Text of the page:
Tuesday, March 8, 2011

eBay Sniping as Spectator Sport

I just watched the end of an eBay auction and thought it was worthy of a blog post. The listing read: UP FOR AUCTION IS THIS REMARKABLE NEW ENGLAND QUILT PURCHASED AT A CONNETICUT ESTATE SALE. IT MEASURES73" SQUARE. THE OVERALL CONDITION IS VERY GOOD WITH A COUPLE OF MINOR ISSUES. THERE IS A SMALL 1' wear spot on the backing , photo 11, then there is a small separation  of the fabric on the white on the front about 3/4" but it is not ripped, photo 12. The material is extremely strong and you can pull on it and it will not pull apart so something must have applied some kind of direct pressure to separate the fabric at all. There is some bleeding of the red on to the brown in the center lines near one end. The back has a few stains. This is absolutly beautiful on the bed. The quilting is is interesting the way it follows the patterns of the leaves. A real great find. Being sold without reserve. Thank you for looking.

Start price: $250 - no reserve. I was interested in this quilt because of the connection to the Leaves and Tulips quilt I've discussed in past blogs, but had decided not to bid. Fifteen minutes before the auction ended I heard the alert on my iPhone but decided to ignore it. Shortly afterwards, I logged in to eBay to discover there were 56 seconds left in the auction, so I clicked it and saw there were still no bids. I wondered if the auction would end without a bidder. Maybe I could make an offer to the seller.

Curiously, I watched the seconds tick down and suddenly the bid jumped dramatically to $567.77 - then the auction ended. It was stunning to watch. "Snipers," I thought before looking at the bids. Sure enough, two snipers had gone up against each other. The first bidder put in a bid of $557.77 with 7 seconds remaining in the auction. The second bidder put in a higher bid with six seconds to go and won the auction with a bid of 567.77.

For those who aren't familiar with the term "sniper" it is a bidder who places an outrageously high bid in the last seconds of an online auction in an effort to outbid all others. I'm a sniper, so I recognized it right away, but this auction was the first time I'd ever watched it without being one of the bidders. It was exhilarating to watch, and I'm sure the quilt will go to a good home. Who knows - maybe I'll even find out who won it. Did you or anyone you know bid on the quilt? If so, please comment.


  1. I remember the first time I saw it happen, I was bidding on a table. No one else had bid and it was £100. It was one of my early bids and I bid £150, suddenly in the last minute of the auction it went to over £1,000 with 7 bids. I learnt two lessons that day, a, decide what you really really will pay as your maximum bid and, b, only bid in the last 10 seconds (and a sort of c. Always add an odd number onto the end of my bid).

  2. I do believe ebay has who bids on items private for a reason. I am glad they do. My experience is why start bidding on something early? Just a waste of my time. All is fair in bidding unless someone is a fake bidder.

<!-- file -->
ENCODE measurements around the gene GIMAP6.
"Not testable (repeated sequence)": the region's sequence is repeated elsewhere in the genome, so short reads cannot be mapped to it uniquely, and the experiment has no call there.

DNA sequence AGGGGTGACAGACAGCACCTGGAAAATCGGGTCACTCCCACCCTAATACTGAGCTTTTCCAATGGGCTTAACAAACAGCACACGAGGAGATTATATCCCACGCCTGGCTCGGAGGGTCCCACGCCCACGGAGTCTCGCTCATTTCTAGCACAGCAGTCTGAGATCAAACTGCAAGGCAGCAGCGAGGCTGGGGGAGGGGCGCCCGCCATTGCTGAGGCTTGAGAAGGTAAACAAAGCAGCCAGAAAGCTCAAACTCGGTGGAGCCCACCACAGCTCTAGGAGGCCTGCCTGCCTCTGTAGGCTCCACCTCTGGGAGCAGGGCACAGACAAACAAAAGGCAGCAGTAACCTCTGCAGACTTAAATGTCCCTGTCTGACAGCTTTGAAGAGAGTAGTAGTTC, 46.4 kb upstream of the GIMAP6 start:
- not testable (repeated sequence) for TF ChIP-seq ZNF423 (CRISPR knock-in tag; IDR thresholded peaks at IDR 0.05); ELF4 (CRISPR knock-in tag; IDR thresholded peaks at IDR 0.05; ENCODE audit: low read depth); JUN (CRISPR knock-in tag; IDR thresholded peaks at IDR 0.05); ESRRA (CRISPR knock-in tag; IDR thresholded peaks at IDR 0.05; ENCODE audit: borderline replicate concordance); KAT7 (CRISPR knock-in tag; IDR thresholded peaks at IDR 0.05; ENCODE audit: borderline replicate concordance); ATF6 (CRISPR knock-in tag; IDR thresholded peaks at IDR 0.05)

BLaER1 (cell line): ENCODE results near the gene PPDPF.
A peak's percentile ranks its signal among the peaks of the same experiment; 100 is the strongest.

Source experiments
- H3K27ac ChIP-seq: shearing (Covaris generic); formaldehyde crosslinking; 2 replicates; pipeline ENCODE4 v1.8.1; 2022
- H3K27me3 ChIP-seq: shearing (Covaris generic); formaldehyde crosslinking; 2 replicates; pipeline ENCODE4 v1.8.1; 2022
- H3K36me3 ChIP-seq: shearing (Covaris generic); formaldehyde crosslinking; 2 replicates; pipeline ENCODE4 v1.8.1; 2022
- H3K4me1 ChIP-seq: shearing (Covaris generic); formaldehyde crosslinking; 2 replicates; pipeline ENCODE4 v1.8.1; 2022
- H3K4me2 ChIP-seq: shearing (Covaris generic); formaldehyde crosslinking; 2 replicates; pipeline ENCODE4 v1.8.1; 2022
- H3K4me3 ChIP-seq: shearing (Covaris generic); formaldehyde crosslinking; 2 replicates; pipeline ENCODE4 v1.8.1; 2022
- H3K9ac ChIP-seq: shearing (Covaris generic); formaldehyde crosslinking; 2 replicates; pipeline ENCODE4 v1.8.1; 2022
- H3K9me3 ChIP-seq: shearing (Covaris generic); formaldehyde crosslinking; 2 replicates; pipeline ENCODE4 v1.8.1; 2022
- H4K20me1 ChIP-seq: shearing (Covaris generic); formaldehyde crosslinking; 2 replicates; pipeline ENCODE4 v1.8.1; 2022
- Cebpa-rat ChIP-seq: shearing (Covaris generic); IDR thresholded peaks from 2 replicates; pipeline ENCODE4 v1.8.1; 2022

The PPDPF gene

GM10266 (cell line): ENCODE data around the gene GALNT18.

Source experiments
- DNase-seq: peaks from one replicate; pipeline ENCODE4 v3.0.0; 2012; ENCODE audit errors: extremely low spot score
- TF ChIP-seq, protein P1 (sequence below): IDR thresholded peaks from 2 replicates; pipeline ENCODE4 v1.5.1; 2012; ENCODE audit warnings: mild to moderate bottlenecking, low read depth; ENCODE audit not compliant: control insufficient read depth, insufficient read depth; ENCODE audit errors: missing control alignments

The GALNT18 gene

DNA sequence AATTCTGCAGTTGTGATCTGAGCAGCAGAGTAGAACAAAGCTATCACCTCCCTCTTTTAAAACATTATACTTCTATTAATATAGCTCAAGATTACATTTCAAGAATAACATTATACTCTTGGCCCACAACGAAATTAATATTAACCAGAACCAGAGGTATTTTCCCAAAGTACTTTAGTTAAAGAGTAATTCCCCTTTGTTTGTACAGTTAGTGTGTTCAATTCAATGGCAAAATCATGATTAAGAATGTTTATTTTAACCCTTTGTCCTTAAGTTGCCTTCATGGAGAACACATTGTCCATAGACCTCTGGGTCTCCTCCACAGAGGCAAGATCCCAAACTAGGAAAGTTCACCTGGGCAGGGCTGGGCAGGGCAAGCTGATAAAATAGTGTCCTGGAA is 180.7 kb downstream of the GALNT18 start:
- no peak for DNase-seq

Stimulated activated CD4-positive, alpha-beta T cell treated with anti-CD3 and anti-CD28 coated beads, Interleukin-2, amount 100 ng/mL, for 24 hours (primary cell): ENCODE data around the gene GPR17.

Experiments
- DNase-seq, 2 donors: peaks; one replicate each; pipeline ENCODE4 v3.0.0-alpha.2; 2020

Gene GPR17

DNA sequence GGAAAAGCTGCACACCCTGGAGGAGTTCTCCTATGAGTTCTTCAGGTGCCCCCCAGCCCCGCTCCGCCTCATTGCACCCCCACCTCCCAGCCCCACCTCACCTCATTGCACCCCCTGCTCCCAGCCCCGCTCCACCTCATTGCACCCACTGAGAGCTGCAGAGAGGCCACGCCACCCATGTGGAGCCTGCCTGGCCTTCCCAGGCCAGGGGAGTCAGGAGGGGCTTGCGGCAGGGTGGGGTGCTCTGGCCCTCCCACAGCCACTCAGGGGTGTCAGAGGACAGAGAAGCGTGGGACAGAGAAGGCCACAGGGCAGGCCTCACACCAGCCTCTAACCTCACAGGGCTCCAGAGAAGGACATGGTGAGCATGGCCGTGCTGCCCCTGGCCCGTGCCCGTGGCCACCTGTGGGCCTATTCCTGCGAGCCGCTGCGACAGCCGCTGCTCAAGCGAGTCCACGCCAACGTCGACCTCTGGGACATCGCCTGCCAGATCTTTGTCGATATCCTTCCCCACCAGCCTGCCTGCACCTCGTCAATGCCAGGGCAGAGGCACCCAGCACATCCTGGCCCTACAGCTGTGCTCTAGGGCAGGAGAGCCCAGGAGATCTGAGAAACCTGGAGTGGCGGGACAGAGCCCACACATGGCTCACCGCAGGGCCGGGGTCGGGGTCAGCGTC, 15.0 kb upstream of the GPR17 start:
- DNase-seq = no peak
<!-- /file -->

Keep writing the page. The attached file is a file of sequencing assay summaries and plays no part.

I was wondering is it okay to take photos from ebay?

  3. Thanks for the ebay lesson...the quilting on this looks just a bit "hinky" to me...I guess I am just nervous bidding more than a couple of hundred unless I can put my hands on the quilt!

  4. I always decide what I'd pay for an e-bay item, go to Auctionsniper.com tell them to bid for me, and walk away. I don't look at the auction again. I lose some and win some, but I don't get carried away in those last minutes.

  5. Sniping is the way to go when bidding on ebay auctions.

    Automated sniping (hidbid.com, bidball, etc) is a convenience for people that want to avoid drawing early attention to an item, and 'nibbling' bidders (bidders who will bid the minimum increment over and over until they're the high bid), both of which normally result in a higher final price.

    A couple more benefits of sniping:

    1. Sniping is actually a way of combating shill bidding - when the seller or his buddy bids on the item until they're the high bid, and know your max, then retract their bid, and use yet another account to bid on the item, bidding just below your max. You don't give the shiller time to retract their bid in order to leave you as the high bidder, close to your max. You can't do much about a shill bidder letting their bid ride to the end of the auction, if it just raises but doesn't exceed yours.

    Also, look out for 2nd chance offers, as they would be a reason for the shiller to let their shill bid ride, you may want to decline any and look for a different seller with the same item. Unless of course, the price seems ok with you, even though possible artificially jacked up.

    2. You can just cancel a snipe with up to 2 or 3 minutes before the end of an auction, if you change your mind about bidding on an item, and your bid won't be placed. If you place a bid on ebay and then retract it (not a seller's or ebay's favorite thing), you can be blocked from bidding on other auctions after doing this a few times, not sure what that # is.

    Add misspelling searches to your tool box (typojoe.com, etc), and an ebay saved search tool like ebuyersedge.com if you're serious about ebay deals.

  6. LOVE eBay... and I snipe! Best way to bid, unless I place an early low bid just to keep track of something I want. Lots of beautiful quilts, tops, and block sets to drool over.

    And misspellings? I won a Featherweight machine for only $242.50 because it was listed as a "Featherlight with book, to quilt". I'd searched for a quilt book. Go figure....

  7. Win more for less on eBay by having goSnipe place your bid in the final seconds of the auction. Don't bid... goSnipe

    Auction Sniping

  8. I'm way too old school to let an automated program do the bidding for me.